Heating water in a microwave oven can be hazardous to your health and safety.
There are stories of people who have put a cup of water in the microwave to bring it to a boil before adding tea or coffee, only to take it out of the oven and have the water erupt in their faces, causing serious injury.
To understand how this happens we need to quickly review what boiling is. When water is heated to the boiling point the liquid water changes to gas, thereby expanding its volume greatly. Boiling is the expanding of the water molecules into the gas bubbles.
However, for these bubbles to form there must be something like bits of dust, a tea bag, or rough sides on the container for them to form on. If the container you use to heat the water is new, or highly glazed it might have very smooth sides, and no rough places on which bubbles can form. If it's very clean there might not even be bits of dust for the bubbles to form on.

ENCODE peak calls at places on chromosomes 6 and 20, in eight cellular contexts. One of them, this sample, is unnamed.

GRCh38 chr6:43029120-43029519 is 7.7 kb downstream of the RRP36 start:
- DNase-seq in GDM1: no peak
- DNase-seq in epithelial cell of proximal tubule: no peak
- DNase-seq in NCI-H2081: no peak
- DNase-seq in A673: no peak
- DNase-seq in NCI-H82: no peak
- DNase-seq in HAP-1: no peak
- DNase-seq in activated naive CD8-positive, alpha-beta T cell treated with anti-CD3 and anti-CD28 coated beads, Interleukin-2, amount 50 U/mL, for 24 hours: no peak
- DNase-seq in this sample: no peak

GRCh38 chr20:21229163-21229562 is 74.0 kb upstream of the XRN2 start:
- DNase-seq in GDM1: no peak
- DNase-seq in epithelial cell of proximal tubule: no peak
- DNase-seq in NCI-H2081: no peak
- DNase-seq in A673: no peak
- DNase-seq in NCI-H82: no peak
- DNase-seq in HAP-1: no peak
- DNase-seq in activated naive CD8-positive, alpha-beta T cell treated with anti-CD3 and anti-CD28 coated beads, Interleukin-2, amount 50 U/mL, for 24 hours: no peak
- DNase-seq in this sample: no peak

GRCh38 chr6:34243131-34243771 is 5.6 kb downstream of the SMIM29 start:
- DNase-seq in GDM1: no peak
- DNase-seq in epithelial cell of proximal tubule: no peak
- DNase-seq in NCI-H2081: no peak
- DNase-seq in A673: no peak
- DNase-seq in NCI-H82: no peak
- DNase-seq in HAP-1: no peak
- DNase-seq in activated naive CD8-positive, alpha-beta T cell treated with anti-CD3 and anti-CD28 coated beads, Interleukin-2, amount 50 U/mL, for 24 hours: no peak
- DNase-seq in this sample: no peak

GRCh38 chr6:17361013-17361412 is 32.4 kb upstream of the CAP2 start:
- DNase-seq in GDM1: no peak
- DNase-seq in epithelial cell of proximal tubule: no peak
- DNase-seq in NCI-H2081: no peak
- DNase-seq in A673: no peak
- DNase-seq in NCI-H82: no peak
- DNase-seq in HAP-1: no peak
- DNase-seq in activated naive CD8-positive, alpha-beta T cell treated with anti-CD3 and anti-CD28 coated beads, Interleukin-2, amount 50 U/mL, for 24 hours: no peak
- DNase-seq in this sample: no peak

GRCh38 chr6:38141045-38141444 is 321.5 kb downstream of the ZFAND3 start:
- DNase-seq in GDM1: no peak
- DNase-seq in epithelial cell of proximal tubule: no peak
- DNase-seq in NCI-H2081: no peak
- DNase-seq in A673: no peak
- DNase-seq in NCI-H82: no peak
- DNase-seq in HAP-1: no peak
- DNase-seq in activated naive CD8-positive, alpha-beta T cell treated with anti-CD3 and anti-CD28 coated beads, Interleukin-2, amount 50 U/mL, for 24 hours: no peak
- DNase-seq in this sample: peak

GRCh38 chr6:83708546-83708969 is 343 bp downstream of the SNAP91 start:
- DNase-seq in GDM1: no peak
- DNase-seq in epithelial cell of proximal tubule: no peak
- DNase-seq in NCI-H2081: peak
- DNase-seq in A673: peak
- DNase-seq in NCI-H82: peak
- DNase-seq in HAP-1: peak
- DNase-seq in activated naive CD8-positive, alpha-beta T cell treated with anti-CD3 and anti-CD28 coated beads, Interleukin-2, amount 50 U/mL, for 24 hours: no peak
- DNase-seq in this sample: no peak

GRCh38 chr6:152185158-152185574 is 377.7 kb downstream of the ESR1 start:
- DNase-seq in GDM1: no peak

Bubbles, Bubbles, Bubbles!
With no bubbles forming and rising to the top to break the surface and allow steam to escape, the water can continue to heat up past its boiling point to what is called a "superheated" state. The surface of the water literally holds the heat in, like a lid. When the water's surface is finally disturbed by moving the cup or putting a tea bag in, the superheated water instantly and explosively comes to a boil, throwing steam and very hot water all over.
If you plan to heat water in a microwave, put something nonmetallic in the cup, like a wooden stirring stick or a tea bag. To be even safer heat the water on a stove in a tea kettle, because this dangerous phenomenon does not occur on a regular stove.